Star Wars Battlefront Features the Best Game Score John Williams Never Wrote

Say what you will about Star Wars Battlefront — and critics have had some rather critical things to say — the iconic music by John Williams that accompanies the game is sure to please even the most critical fans. Except, of course, that while some of the tracks are pulled more or less intact from the films, a great deal of Battlefront‘s score is actually by Gordy Haab.

Haab is a prolific and well-respected Hollywood composer and  has written music for dozens of feature films, games and television shows, including Activision’s Walking Dead: Survival Instinct, Kinect Star Wars, and Star Wars: The Old Republic. He has very obviously absorbed John Williams’ musical language, which unlike most video game music, depends far less on simple repetition or noisy energy to carry the moment. Williams himself is “old school” — he still composes with pencil and paper instead of computers and samples — and his music is highly influenced by the classic film scores of Bernard Hermann. His scores are lush, melodic and dense with moving and shifting colors. John Williams original score for Star Wars was one of the first to use the 19th century Wagnerian idea of “leitmotif,” or assigning a theme to a character or situation. What Star Wars fan doesn’t instantly recognize the march-like Darth Vader theme, or the soaring “Luke and Leia” melody?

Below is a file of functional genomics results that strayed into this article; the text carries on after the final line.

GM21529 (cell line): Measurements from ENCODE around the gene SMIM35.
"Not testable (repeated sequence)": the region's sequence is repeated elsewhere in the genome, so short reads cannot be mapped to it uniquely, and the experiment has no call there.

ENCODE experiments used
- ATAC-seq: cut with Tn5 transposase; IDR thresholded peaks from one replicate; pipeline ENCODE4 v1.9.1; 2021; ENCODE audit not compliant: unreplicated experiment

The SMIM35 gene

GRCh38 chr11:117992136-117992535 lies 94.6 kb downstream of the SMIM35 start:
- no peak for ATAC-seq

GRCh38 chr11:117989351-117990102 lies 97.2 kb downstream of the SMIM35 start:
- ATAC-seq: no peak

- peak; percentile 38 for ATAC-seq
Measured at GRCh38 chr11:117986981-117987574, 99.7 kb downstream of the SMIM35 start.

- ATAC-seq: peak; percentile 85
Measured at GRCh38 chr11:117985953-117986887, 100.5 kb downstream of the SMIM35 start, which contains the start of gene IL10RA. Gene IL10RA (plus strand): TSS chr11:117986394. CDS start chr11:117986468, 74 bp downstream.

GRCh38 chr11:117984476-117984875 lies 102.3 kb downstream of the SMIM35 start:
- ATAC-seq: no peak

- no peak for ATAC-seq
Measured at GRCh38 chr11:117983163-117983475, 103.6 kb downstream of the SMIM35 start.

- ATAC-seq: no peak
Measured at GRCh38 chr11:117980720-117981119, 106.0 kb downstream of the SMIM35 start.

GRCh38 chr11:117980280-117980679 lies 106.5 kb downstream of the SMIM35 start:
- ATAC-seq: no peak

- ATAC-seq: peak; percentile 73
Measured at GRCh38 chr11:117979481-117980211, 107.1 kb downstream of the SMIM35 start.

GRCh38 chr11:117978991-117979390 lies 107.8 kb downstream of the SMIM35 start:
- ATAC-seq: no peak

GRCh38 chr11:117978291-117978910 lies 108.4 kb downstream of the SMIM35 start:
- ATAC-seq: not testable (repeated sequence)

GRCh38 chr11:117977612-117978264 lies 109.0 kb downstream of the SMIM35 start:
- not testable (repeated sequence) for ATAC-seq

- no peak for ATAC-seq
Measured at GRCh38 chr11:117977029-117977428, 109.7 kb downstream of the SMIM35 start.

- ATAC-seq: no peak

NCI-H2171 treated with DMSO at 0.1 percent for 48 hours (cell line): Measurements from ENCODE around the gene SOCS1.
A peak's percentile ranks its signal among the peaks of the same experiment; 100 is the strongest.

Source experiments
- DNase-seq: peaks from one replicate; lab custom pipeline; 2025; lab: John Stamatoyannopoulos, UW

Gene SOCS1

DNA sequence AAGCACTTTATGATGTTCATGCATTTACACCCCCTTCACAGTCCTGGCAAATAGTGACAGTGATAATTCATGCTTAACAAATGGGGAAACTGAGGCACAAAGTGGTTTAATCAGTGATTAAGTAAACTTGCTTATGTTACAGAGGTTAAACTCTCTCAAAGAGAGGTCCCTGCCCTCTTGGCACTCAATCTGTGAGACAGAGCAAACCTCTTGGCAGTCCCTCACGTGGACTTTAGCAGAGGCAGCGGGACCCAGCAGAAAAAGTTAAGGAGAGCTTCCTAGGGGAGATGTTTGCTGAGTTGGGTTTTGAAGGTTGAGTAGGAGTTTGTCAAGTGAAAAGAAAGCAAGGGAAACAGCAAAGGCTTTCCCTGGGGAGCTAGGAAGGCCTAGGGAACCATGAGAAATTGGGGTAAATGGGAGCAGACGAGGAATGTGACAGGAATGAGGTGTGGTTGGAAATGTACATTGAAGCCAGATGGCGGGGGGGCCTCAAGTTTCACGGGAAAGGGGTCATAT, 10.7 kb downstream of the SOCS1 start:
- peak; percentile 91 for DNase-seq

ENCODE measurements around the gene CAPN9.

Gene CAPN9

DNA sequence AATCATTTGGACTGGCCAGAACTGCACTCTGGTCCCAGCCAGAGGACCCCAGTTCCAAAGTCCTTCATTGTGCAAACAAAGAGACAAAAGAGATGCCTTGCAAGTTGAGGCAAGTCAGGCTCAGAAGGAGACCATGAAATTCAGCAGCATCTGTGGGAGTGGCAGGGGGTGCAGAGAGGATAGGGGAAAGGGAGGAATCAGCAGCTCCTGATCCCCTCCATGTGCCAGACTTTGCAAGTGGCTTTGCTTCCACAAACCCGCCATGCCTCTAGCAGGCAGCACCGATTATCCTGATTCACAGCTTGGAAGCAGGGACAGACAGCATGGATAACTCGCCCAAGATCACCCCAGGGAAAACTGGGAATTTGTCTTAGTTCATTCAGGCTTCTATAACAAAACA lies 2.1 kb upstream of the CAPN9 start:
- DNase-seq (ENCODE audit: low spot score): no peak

What Haab has done is take John Williams’ memorable melodies and in many cases, re-orchestrated and reworked them to fit the game. While some critics and players might notice and object to the use of music not from the films, or Haab’s rethinking of the familiar themes, the reality is that game music has its own, very specific, requirements as to cue length, pacing and adaptability to gameplay repetition. A perfectly written cue for a scene in a film would not perfectly fit into a game’s cutscene or action sequence. Game music is meant to be listened to repeatedly during multiple playthroughs; film music is not.

Additionally, Haab has written entirely original cues that seamlessly match John Williams’ style. It is actually remarkable how well Haab is able to mimic the work of the legendary composer, while still adding very distinctive musical gestures of his own. While it would be amazing to have an entire, original score by Williams’, it is unrealistic — and economically unfeasible — to expect the 83-year-old composer to produce the dozens of cues that make up Battlefront‘s soundtrack. Lacking Williams’ participation, lovers of Star Wars can enjoy a rewarding musical experience.